By Wally Holden, Terminix Photographs by Wally Holden
The morning nip in the air is an indication that cooler weather and the holidays are rapidly approaching. The cooler weather and holidays have one thing in common, and that is the arrival of uninvited guests. Your first thought might be that I am referring to the in-laws, but what I am talking about are most commonly referred to as “occasional invaders.”
Occasional invaders is a term that collectively refers to a number of pests that you find naturally in your lawn and garden but don’t want in your home. Some of the more common occasional invaders are ladybugs, clover mites, cluster flies, stinkbugs, box elder bugs, wasps, and periodomestic cockroaches. Like all living creatures, they will seek shelter from the cold and elements, and like some unwanted guests, they will make themselves at home in your home.
Ladybugs are cute to photograph on a plant, but a nuisance when they invade your home like a vast army. No one wants paper wasps or cluster flies hanging out in their attic for the winter and occasionally making their way into their home around an opening at a light. Outdoor, or periodomestic, cockroaches not only find their own way in, but are brought in by you when they hide in firewood.
You may be asking what attracts them to a home. The triangle of life for most living creatures is food, water, and shelter. Most pests are attracted to light, and we love to leave the lights on. Studies have shown by changing security lighting to sodium vapor bulbs and porch lights to yellow reduces the attractiveness of pests to the structure(s). Unwanted pests are looking for readily accessible and free food, like birdseed in the garage, or dog food. Many of these pests enter your home through loose or damaged screens around windows, foundation vents, and attic vents. Seal those entry points, and don’t forget to seal all openings around pipes, windows, doors, and soffits to prevent those uninvited invaders from entering.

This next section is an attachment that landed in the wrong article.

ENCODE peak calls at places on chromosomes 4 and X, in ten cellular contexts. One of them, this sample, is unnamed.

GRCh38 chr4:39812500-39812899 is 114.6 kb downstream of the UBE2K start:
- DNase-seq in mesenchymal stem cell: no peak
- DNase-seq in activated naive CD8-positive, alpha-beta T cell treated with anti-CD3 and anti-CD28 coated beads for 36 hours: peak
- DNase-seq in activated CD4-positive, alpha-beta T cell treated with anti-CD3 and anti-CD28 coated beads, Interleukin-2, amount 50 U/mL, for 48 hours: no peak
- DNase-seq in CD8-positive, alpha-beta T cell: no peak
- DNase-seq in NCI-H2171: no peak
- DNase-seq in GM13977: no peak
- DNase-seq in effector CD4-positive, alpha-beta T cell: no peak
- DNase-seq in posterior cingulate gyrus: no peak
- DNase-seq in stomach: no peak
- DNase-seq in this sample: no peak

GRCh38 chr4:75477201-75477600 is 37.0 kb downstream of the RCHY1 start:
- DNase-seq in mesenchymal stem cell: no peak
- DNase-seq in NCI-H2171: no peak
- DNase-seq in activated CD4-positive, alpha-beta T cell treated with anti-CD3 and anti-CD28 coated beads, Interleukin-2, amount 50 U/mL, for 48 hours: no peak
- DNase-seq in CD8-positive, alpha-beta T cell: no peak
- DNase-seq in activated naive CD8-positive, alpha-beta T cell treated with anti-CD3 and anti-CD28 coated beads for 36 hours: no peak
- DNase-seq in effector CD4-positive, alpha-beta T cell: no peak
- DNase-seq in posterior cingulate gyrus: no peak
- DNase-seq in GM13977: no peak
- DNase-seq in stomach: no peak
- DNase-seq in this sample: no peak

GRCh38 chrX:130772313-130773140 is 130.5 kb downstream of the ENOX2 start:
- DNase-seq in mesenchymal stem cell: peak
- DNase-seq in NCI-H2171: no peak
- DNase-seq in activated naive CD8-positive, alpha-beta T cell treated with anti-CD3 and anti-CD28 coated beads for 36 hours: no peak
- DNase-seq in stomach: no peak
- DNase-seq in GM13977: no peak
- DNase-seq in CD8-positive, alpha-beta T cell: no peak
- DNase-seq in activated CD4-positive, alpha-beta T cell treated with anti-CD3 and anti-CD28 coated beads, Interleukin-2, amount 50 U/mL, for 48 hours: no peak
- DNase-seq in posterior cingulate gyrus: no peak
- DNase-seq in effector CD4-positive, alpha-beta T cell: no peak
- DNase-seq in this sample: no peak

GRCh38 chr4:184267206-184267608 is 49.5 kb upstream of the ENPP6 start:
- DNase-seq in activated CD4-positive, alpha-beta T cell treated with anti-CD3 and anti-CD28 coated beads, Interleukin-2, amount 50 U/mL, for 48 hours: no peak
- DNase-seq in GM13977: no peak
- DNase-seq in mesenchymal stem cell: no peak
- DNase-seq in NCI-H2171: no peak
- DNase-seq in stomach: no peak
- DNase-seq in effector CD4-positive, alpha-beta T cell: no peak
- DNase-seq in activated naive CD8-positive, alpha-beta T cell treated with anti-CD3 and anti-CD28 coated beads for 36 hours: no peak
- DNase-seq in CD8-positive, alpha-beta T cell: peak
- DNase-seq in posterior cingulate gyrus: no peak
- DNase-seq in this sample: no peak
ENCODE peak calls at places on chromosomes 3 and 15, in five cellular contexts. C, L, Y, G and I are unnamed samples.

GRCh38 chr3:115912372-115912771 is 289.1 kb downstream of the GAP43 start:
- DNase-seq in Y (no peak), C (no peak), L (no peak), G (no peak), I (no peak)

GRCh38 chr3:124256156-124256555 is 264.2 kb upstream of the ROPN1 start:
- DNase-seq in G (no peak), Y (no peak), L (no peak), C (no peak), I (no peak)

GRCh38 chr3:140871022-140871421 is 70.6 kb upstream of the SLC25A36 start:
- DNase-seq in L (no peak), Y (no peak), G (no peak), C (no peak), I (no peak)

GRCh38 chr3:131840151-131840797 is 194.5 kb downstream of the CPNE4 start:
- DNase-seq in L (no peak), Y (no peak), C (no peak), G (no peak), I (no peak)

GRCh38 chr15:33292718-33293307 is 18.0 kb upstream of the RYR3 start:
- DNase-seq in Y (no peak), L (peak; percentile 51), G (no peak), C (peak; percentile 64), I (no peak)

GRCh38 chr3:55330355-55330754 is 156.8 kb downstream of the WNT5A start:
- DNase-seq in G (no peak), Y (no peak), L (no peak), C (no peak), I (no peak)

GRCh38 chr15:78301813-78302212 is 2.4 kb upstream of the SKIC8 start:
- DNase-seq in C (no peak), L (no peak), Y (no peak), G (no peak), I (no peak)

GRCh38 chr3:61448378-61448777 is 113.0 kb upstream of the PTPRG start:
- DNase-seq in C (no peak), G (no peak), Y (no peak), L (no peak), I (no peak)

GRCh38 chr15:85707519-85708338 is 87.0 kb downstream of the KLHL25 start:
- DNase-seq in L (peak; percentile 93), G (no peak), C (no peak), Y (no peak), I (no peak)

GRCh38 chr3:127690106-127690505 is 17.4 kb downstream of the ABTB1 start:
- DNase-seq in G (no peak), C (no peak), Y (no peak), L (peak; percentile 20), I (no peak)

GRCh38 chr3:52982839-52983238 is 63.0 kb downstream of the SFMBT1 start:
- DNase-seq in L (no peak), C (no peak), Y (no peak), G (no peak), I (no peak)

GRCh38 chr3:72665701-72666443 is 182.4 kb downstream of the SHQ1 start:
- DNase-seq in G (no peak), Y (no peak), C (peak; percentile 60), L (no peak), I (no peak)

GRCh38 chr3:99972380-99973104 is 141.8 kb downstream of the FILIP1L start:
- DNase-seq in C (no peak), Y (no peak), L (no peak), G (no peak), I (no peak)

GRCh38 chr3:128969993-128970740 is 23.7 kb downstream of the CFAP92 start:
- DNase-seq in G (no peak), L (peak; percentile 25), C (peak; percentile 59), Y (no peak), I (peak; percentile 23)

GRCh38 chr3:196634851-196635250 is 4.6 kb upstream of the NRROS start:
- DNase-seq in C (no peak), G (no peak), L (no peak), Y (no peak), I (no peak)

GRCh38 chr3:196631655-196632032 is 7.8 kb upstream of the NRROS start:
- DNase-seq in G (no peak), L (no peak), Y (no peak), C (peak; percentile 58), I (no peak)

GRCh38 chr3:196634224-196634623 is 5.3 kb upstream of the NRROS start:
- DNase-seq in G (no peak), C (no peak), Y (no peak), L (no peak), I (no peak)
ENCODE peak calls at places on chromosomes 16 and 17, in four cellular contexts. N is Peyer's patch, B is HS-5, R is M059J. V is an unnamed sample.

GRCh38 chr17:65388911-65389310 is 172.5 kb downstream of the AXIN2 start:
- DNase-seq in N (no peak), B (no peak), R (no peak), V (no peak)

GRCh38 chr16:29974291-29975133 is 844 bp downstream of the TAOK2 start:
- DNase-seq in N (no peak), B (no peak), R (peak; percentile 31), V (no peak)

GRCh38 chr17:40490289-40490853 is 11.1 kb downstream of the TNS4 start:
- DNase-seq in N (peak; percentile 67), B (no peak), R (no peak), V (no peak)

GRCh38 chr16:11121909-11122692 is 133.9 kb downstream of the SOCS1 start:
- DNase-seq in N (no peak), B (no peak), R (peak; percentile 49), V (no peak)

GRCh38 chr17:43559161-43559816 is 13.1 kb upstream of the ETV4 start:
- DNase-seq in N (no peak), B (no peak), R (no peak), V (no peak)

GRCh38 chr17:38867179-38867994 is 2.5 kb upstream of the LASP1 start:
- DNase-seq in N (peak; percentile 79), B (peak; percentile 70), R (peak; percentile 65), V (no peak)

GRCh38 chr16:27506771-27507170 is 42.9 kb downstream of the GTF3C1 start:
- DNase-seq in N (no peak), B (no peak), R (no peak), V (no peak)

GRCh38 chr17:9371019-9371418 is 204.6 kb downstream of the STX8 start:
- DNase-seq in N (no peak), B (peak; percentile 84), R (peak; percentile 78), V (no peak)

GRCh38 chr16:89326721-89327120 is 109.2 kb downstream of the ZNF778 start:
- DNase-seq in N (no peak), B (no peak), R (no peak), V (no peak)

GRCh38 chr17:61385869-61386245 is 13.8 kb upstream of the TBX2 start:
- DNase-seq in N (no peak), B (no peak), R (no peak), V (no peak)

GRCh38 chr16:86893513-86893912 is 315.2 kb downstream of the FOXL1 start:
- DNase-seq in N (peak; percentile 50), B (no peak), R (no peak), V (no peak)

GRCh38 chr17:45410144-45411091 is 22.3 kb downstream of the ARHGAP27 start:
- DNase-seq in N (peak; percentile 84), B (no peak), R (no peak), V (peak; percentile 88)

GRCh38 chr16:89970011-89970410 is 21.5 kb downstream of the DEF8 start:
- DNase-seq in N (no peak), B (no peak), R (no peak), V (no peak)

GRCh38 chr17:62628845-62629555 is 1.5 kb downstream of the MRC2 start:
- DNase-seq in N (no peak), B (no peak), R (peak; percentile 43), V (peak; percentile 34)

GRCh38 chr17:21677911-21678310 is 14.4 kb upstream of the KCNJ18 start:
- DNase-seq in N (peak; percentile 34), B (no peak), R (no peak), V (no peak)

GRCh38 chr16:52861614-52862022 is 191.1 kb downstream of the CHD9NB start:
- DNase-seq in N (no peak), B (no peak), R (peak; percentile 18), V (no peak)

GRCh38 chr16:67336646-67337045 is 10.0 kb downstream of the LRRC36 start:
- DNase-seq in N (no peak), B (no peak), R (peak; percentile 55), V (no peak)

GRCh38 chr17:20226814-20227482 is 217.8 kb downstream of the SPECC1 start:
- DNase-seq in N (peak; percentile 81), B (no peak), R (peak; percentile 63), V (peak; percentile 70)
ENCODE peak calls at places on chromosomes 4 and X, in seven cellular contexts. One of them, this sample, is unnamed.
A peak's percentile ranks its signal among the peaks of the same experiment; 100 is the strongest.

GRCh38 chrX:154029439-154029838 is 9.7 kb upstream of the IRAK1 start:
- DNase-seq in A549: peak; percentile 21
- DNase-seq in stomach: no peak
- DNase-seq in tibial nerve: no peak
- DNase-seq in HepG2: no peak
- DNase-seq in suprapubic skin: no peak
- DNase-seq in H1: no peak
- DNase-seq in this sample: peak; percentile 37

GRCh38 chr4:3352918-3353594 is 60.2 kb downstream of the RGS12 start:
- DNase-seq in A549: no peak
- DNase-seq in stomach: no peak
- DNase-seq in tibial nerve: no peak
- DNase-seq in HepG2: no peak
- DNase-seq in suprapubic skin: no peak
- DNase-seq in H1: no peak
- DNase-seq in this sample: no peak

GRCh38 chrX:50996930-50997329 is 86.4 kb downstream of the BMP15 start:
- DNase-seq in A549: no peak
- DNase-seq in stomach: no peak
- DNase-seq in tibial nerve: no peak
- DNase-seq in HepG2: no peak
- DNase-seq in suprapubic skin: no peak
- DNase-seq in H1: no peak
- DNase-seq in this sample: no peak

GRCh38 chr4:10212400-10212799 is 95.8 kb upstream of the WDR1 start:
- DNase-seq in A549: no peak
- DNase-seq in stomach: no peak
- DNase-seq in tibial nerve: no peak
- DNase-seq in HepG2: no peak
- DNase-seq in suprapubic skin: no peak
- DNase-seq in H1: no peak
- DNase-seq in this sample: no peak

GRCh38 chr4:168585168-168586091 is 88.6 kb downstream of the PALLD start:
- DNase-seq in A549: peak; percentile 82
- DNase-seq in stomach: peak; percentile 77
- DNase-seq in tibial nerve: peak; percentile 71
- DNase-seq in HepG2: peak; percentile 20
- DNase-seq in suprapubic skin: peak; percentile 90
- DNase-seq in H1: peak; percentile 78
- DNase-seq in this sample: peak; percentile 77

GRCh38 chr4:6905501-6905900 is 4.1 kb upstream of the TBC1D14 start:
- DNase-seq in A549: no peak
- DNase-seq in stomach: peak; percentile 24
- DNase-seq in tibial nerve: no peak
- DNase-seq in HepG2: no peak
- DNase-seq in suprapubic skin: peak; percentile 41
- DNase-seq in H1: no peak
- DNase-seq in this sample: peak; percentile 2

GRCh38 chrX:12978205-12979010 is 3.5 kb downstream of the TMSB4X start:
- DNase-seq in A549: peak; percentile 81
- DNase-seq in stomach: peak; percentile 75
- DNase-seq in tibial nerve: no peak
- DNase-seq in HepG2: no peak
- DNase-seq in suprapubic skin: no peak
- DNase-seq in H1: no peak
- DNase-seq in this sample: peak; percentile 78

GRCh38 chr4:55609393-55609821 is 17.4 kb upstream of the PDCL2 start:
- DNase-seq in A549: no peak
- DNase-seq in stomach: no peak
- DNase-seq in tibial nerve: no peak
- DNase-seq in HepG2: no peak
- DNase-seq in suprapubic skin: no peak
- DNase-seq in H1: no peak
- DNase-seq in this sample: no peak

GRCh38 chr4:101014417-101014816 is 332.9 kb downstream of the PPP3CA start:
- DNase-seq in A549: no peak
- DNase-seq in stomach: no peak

May you have a Merry Christmas and a Happy New Year!
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By Heirloom Roses
Photographs courtesy of Heirloom Roses
In many areas of the country this is an excellent time to prune roses. Although rose pruning may seems daunting, it’s not hard to learn and the results are well worth the effort. For an informative article on rose pruning, click here .
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